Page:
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and soldiers this year. >>> in syria a british-based human rights group said over 60 people were killed when there was an attack on a backry. yesterday's air strike was an apparent retaliation for new rebel offensive. elizabeth palmer visited the town in southern syria that's alive with assad regime. >> reporter: conflict has engulfed syria over the past 21 months from one end of the country to the other, but so far it's barely touched the town in southern syria near the border with jordan. the people who live here are a religious group that's allied itself with president bashir al assad. when we arooived in town to meet the governor syrian state media was waiting for it. they're anxious to show care its community showing supporters willing to reinforce the party line, that it's not a civil war but a terrorist campaign by foreign-backed extreme rifts. >> so are you afraid they'll come here to your city? >> of course, we're afraid, the governor told me, if the countries who support al qaeda and the jihadees don't stop, the conflict will come here. so far local authorities have kept it at baby
. whether the u.s. enters the war in syria appears to be up to the dictator bashar al-assad. on monday, david martin reported orte the assad regime had given orders to prepare chemical weapons for possible use to put down the revolt that has been raging in that country for more than a year and a half. oesident obama said the use of these weapons of mass bestruction would be totally unacceptable. well, tonight, david has new intelligence to report, and we have three stories on the breaking news in syria. we'll start with martin at the pentagon. >> reporter: u.s. intelligence so far has not detected any emgns syria is loading chemical weapons on to aircraft, but defense secretary panetta said it appears the embattled assad regime is preparing to do just that. >> there is no question that we remain very concerned, very thecerned that as the opposition advances, in particular on hemascus, that the regime might very well consider the use of chemical weapons. ing eporter: monitoring of syrian basis like this one has picked up evidence engineers have loaded the chemicals which combine to form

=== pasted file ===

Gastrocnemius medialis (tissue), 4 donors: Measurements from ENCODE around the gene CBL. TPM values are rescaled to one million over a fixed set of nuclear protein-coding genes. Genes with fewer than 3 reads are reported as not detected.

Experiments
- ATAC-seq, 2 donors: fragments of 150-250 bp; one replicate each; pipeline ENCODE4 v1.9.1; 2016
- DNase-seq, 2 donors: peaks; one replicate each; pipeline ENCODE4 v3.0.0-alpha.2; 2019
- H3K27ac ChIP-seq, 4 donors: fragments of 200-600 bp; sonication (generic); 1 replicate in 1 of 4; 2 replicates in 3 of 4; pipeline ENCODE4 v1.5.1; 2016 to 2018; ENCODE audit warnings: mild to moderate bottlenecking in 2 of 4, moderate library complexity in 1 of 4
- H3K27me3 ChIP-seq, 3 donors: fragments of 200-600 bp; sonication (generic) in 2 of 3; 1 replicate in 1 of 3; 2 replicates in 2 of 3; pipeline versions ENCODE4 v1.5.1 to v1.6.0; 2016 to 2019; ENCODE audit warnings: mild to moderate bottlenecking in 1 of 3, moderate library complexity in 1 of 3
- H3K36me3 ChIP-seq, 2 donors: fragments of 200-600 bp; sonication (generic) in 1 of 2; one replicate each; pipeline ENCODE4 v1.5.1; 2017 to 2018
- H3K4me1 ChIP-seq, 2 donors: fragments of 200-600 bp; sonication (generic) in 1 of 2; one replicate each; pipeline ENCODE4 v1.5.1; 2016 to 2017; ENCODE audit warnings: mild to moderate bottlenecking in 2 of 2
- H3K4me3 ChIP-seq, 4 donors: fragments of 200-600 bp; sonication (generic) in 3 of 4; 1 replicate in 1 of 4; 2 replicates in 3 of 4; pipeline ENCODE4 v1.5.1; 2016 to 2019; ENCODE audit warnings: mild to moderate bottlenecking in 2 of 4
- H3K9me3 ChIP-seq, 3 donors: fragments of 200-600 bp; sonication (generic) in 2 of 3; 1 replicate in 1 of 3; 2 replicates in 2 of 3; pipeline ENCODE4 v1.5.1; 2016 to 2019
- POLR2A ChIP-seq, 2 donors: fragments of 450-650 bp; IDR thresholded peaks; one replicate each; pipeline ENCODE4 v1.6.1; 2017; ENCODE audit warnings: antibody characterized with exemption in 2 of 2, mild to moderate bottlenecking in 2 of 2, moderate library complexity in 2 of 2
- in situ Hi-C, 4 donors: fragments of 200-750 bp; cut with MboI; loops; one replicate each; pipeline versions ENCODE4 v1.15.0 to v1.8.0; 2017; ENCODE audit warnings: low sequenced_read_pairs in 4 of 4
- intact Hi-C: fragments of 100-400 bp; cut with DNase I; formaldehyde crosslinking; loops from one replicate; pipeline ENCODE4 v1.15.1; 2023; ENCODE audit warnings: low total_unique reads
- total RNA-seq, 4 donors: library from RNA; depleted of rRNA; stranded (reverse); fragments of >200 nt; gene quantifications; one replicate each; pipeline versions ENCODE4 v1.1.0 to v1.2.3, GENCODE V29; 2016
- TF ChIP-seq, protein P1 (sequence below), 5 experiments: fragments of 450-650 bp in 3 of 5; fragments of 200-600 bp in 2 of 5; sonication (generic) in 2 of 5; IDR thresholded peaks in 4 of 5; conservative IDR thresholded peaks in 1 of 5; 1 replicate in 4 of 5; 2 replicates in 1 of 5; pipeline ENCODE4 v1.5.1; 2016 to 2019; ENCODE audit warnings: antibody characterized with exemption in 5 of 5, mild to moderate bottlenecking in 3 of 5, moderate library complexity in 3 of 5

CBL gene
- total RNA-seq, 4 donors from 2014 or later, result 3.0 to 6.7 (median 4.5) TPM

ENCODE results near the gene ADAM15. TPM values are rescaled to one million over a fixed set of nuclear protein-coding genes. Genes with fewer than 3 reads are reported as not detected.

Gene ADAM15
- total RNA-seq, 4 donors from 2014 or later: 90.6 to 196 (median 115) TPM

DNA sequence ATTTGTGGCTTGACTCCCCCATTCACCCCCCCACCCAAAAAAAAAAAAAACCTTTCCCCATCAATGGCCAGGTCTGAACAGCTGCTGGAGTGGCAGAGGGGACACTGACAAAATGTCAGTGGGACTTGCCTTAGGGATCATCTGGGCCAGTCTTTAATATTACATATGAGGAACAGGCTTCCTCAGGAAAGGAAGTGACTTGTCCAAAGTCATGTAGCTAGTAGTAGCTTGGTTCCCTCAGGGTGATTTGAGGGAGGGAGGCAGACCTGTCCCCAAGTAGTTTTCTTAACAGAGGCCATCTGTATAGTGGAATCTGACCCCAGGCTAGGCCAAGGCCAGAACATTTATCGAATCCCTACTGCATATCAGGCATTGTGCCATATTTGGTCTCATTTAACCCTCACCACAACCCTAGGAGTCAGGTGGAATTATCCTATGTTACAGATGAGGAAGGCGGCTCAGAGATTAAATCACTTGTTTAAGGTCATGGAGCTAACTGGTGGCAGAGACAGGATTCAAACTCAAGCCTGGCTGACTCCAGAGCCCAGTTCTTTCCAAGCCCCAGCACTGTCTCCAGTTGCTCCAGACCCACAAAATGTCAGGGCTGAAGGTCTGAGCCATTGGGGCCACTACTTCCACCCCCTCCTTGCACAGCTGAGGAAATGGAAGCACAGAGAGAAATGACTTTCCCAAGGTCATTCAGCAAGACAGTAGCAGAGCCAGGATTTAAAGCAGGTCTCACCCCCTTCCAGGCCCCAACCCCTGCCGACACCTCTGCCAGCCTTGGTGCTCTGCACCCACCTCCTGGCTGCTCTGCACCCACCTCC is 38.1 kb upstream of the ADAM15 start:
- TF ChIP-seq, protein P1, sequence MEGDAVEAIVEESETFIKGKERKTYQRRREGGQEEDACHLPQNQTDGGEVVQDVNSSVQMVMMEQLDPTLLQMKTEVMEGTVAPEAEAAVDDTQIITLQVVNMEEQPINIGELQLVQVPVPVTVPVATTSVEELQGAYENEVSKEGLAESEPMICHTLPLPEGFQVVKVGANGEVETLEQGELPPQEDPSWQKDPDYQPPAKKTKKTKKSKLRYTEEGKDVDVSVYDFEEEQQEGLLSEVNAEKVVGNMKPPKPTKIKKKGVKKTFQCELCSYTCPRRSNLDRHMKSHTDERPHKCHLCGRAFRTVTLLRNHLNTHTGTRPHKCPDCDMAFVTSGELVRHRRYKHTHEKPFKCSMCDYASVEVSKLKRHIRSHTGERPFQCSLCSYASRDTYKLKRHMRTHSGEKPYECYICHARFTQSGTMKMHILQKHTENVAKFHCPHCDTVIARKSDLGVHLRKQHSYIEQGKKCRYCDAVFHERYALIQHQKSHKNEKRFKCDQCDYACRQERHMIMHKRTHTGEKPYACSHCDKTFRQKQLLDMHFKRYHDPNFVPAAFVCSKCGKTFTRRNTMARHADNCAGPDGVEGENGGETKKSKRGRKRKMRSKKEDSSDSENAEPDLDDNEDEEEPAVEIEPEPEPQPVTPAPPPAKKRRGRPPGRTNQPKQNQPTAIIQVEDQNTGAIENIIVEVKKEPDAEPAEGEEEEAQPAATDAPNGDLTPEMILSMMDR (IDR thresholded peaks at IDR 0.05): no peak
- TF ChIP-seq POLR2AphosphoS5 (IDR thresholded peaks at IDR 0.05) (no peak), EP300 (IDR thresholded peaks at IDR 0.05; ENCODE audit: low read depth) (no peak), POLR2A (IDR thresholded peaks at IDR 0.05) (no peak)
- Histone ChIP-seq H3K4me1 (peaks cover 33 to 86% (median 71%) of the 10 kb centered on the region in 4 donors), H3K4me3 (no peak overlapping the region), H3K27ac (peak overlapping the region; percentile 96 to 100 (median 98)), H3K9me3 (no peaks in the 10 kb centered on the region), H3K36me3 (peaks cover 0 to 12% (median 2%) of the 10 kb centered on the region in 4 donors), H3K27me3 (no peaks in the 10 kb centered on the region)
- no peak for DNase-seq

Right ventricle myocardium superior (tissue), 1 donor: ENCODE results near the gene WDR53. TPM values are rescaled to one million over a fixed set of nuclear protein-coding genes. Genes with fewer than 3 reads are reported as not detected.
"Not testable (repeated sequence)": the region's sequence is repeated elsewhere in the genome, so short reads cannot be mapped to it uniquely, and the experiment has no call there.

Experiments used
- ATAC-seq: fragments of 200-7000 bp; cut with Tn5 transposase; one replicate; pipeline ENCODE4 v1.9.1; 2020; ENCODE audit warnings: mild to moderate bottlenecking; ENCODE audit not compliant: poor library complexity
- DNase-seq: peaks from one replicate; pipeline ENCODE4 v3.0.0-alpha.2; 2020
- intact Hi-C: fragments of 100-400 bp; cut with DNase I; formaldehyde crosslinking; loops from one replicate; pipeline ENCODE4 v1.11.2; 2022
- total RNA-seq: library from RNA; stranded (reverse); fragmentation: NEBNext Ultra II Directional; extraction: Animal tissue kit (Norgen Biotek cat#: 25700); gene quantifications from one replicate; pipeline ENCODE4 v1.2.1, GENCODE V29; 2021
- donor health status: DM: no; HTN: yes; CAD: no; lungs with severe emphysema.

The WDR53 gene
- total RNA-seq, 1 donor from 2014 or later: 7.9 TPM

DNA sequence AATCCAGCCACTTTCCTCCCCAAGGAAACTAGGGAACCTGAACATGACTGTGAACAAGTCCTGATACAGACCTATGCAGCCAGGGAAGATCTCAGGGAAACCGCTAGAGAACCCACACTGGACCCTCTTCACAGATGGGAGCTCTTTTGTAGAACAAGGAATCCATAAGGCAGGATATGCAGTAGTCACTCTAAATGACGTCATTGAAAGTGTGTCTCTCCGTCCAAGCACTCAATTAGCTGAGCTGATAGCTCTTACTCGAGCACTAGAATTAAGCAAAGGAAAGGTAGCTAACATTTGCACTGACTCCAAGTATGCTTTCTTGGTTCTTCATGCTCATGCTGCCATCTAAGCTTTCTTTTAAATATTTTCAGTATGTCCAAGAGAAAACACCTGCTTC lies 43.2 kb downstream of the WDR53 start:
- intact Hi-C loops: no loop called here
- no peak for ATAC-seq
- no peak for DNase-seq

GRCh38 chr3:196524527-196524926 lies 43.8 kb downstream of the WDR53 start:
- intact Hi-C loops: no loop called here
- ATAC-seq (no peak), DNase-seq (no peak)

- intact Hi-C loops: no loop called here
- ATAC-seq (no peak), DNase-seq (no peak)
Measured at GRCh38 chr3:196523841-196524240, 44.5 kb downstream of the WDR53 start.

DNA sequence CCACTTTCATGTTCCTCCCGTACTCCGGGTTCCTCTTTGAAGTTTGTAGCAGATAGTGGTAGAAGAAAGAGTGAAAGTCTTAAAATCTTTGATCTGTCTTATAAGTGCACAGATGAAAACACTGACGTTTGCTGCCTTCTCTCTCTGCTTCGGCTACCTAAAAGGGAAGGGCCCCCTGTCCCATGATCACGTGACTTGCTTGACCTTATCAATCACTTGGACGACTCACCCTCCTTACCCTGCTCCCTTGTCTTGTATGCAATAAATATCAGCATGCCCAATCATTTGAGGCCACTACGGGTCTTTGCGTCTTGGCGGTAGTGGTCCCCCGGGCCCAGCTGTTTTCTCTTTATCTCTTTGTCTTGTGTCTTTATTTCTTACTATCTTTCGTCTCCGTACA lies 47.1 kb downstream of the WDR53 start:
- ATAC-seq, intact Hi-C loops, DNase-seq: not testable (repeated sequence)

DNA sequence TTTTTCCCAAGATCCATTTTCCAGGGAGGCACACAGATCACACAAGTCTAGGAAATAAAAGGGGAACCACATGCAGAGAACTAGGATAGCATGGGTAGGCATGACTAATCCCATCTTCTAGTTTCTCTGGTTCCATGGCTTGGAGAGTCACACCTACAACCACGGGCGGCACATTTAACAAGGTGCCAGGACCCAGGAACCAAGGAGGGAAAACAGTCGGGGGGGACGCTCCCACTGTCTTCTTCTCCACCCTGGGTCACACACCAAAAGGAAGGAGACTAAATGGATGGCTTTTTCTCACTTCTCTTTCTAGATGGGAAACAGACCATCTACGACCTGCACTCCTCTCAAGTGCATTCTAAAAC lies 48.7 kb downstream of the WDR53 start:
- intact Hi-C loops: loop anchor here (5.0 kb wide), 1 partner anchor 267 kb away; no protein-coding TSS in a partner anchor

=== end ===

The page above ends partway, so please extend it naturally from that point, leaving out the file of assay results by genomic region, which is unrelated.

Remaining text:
: conflict has engulfed syria over the past months from one end of the country to the other. but so far it barely touched this town in southern syria near the border with jordan. the people who live here are a religious group that has allied itself with president assad. good afternoon. when we arrived it in town to meet the governor, syrian state media was waiting for us. the regime is anxious to showcase this community full of official supporters willing to reinforce the party line, that the violence in syria is not a civil war but a terrorist campaign by foreign-backed extremists. so are you afraid they'll come here to your city. "of course we're afraid," the governor told me. "if the countries who support al qaeda and the jihadies don't stop, the conflict will come here." so far local authorities have kept it at bay by supporting violent crackdowns on the slightest sign of anti-regime reotest. the strategy worked because government critics in this community were always a vocal but small minority. it has made the town an island of calm-- and a magnet for refugees from the fighting all
. >> pelley: children under the gun in syria's civil war. jim axelrod on new research that reveals brain damage among athletes in many sports not just football. and rumors have swirled around kate middleton. mark phillips with an announcement today from the palace. captioning sponsored by cbs this is the "cbs evening news" with scott pelley. >> pelley: good evening. president obama sent a sharp warning today to bashar al-assad the syrian dictator who is fighting a rebellion by his own people. assad has not used his chemical weapons, including nerve gas, but the possibility that he might threatens to pull the united states into that middle east conflict. here's how mr. obama put it. >> i want to make it absolutely clear to assad and those under his command. the world is watching. the use of chemical weapons is and would be totally unacceptable. and if you make the tragic mistake of using these weapons, there will be consequences and you will be held accountable. >> pelley: so why did the president say it today? david martin hat the pentagon has been talking to his sources. >> reporter: th